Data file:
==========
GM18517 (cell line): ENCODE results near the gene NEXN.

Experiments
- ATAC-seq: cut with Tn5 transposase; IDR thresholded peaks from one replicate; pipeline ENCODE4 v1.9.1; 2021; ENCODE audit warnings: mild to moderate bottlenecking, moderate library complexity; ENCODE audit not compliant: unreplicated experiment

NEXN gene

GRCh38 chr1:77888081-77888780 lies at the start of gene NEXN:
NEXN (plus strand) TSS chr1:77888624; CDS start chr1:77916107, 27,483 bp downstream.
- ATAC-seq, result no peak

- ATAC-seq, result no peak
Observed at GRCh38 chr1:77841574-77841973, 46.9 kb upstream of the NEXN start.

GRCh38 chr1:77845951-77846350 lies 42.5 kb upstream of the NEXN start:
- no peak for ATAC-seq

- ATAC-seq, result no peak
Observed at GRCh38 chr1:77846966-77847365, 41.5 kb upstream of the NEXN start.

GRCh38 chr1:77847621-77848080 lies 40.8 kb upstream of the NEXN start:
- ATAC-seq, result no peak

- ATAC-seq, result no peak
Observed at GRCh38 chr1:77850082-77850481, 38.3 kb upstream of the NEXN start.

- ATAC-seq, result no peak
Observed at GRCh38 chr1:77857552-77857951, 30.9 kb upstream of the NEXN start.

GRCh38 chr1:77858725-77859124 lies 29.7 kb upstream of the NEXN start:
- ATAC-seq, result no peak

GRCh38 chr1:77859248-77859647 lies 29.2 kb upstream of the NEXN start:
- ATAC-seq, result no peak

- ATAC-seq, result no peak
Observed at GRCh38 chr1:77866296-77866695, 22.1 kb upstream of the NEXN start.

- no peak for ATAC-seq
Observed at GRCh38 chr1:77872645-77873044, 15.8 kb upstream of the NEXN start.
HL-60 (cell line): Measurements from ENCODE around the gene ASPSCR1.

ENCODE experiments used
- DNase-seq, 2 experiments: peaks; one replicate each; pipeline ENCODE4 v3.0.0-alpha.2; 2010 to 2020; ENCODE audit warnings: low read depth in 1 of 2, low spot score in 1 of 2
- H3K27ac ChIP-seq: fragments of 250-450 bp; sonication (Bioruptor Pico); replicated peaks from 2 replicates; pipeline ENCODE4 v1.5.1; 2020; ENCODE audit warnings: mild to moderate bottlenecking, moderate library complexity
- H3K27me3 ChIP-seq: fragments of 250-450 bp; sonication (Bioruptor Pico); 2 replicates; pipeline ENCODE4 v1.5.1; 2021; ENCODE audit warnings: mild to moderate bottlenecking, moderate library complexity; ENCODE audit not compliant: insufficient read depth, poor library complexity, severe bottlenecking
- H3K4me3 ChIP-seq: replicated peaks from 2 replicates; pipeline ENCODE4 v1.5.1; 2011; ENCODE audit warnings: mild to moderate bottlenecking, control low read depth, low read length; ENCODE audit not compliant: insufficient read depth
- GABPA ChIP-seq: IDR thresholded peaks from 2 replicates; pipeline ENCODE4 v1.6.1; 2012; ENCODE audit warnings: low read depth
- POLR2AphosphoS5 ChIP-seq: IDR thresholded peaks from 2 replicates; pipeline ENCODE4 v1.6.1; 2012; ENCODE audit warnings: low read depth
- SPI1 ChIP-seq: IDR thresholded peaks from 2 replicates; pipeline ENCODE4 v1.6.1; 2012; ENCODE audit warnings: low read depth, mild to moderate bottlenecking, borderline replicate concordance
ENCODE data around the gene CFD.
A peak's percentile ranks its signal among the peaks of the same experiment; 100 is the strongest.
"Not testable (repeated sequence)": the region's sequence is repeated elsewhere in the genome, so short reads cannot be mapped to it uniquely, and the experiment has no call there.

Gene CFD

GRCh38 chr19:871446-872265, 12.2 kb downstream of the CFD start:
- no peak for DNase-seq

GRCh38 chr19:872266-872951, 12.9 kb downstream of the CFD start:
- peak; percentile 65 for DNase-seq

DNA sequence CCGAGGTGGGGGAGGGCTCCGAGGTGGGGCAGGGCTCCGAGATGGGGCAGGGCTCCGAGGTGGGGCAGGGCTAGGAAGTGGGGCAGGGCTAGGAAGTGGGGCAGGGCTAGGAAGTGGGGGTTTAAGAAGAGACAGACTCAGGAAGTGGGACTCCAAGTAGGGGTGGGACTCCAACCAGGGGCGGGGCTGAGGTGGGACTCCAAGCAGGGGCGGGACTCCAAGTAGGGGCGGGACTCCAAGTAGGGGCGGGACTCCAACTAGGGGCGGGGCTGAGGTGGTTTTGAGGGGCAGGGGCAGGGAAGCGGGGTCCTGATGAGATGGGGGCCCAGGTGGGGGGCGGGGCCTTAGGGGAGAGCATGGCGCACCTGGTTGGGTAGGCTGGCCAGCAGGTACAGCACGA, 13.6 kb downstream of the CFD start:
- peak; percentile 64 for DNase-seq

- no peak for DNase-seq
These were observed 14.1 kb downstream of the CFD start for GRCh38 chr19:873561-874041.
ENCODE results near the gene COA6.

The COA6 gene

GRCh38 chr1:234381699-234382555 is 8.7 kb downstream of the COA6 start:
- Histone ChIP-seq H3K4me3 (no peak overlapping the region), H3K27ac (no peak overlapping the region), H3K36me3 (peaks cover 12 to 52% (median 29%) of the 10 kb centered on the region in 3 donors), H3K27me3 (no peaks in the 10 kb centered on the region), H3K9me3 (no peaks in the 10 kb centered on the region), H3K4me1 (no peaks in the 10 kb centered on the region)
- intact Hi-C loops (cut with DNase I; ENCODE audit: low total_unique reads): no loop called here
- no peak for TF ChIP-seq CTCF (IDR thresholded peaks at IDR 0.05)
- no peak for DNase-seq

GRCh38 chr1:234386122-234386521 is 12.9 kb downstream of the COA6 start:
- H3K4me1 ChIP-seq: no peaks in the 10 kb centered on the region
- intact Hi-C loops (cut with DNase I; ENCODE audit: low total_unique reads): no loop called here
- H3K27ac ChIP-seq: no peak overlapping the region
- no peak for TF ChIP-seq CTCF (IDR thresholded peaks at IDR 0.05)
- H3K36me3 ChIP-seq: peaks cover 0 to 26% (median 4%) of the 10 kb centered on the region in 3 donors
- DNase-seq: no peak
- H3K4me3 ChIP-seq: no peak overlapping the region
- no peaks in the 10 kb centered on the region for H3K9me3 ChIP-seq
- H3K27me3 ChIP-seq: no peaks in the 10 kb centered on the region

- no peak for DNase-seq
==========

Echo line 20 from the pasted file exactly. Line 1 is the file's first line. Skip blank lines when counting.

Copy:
GRCh38 chr1:77858725-77859124 lies 29.7 kb upstream of the NEXN start: